What I want to say about my father is that he is my comfort in times of pain, my courage in times of defeat and my hope in times of despair. Fathers are those precious gifts of God whose fingers we hold as we learn how to walk, someone whose arms give us a sense of security and whose smiles give us hope.
In a country where girls are forced into marriages, denied education and surrounded by harsh religious and cultural taboos, I have always found my father standing not only behind me but also beside me.
When a girl enters the world of womanhood, this brings sexual harassment, social barriers, home imprisonment, denial of education and many other denials of basic human rights for many of my Afghan sisters. Most certainly I was no exception, but I was fortunate enough to have my father in my fight against them.
After returning from the United States, I took a part time job with a British journalist working on a documentary as well as a news piece about the American elections. The experience taught me on how hard it is for an Afghan woman to go out and work. During an interview in Khair Khana, the two journalists and I were surrounded by a crowd of men. The crowd started giving me cheeky comments because I, an Afghan woman, was working outdoors with foreign journalists. I looked around. This was something I had always been afraid of: being surrounded by men and not being able to defend myself. I listened to all the comments and continued translating the interviews for the journalist. That night when I went home, I directly went to the big room in the right corner of the hall, where my father was watching the news. After greeting him, “Salaam,” I sat beside him. He looked at me. “What is wrong child?” I had no words to express myself. I was angry, but what for? For being a girl, for being an Afghan girl, for being insulted? Turning to face him, I said, “Padar jaan, it was a horrible day today. The men insulted us as much as they possibly could. I hated it so much.”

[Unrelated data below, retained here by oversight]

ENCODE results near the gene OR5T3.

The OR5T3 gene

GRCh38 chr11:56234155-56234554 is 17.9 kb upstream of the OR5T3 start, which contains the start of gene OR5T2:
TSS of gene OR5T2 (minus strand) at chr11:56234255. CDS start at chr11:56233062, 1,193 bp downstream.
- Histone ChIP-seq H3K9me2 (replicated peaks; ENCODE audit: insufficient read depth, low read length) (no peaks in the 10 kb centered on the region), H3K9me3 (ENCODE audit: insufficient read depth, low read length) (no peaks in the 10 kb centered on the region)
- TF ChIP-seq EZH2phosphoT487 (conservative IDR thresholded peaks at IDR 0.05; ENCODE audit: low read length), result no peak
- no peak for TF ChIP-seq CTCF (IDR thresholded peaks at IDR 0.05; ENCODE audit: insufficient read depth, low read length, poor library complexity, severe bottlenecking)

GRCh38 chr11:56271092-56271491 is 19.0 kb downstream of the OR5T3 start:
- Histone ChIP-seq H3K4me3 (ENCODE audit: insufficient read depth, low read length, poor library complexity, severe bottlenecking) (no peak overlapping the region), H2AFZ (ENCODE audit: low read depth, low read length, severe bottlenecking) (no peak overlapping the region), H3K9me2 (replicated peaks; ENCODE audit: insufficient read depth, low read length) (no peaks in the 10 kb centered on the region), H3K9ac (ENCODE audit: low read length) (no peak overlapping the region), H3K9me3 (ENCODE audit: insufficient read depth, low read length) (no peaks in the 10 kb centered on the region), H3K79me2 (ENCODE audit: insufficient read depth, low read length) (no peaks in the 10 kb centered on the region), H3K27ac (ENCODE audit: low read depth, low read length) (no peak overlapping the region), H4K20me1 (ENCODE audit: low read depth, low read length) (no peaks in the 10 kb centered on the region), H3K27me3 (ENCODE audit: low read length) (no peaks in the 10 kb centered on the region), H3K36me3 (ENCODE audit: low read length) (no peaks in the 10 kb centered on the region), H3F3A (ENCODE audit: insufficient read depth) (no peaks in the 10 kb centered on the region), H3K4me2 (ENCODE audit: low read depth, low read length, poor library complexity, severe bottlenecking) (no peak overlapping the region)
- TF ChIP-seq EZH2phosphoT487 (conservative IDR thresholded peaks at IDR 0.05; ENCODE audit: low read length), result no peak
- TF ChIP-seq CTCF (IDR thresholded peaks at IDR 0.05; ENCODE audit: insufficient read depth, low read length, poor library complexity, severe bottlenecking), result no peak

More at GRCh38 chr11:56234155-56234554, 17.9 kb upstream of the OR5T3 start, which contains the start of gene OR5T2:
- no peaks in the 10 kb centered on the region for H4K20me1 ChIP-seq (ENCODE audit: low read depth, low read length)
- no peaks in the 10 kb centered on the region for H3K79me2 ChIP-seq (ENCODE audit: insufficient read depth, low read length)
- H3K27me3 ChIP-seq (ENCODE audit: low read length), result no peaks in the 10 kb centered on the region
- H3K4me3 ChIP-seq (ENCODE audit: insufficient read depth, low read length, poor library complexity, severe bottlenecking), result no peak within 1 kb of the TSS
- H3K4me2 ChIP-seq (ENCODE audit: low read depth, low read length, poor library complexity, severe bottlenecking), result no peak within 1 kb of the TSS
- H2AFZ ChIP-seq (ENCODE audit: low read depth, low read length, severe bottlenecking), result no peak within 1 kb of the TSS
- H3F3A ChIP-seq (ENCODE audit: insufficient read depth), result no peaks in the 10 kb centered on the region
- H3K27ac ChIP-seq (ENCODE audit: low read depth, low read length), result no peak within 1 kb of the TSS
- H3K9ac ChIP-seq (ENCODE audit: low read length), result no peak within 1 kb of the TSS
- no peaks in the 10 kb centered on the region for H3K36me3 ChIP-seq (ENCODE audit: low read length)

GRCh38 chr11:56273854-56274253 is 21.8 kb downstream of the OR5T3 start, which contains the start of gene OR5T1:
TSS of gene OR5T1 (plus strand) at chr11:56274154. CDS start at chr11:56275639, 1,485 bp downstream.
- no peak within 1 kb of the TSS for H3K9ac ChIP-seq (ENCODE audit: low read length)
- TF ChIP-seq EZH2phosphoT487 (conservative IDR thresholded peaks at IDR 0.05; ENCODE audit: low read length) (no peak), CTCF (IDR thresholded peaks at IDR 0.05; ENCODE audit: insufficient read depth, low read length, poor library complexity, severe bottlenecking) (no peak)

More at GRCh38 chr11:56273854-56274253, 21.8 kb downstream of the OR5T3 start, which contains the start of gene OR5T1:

My father looked me in the eye. “In Afghanistan, it is the world of men, and it takes strong women to make it the equal world of men and women,” he said.
He said nothing more and acted as if nothing had happened. All of a sudden I no longer had any anger inside but it was replaced by courage and a longing for change. I continued my job, paying minimum attention to what people said or thought.
That is who my father is and that is his importance in my life. They say there is a woman behind every successful man; I would say there is also a man behind every successful woman. For me that man is my father.